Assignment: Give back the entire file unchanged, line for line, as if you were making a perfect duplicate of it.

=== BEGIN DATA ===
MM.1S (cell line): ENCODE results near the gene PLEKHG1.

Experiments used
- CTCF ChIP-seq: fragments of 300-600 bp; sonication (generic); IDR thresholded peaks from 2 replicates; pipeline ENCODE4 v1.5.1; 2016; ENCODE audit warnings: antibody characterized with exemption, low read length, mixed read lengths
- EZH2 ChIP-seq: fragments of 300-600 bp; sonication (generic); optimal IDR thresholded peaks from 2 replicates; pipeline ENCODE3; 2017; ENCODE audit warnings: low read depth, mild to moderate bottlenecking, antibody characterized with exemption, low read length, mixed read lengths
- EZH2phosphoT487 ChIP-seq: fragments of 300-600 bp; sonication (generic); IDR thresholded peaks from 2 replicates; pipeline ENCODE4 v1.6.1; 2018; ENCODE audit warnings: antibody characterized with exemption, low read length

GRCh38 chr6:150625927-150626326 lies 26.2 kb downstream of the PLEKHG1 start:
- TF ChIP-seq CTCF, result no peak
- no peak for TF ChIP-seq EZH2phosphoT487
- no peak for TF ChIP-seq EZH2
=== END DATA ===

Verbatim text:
MM.1S (cell line): ENCODE results near the gene PLEKHG1.

Experiments used
- CTCF ChIP-seq: fragments of 300-600 bp; sonication (generic); IDR thresholded peaks from 2 replicates; pipeline ENCODE4 v1.5.1; 2016; ENCODE audit warnings: antibody characterized with exemption, low read length, mixed read lengths
- EZH2 ChIP-seq: fragments of 300-600 bp; sonication (generic); optimal IDR thresholded peaks from 2 replicates; pipeline ENCODE3; 2017; ENCODE audit warnings: low read depth, mild to moderate bottlenecking, antibody characterized with exemption, low read length, mixed read lengths
- EZH2phosphoT487 ChIP-seq: fragments of 300-600 bp; sonication (generic); IDR thresholded peaks from 2 replicates; pipeline ENCODE4 v1.6.1; 2018; ENCODE audit warnings: antibody characterized with exemption, low read length

GRCh38 chr6:150625927-150626326 lies 26.2 kb downstream of the PLEKHG1 start:
- TF ChIP-seq CTCF, result no peak
- no peak for TF ChIP-seq EZH2phosphoT487
- no peak for TF ChIP-seq EZH2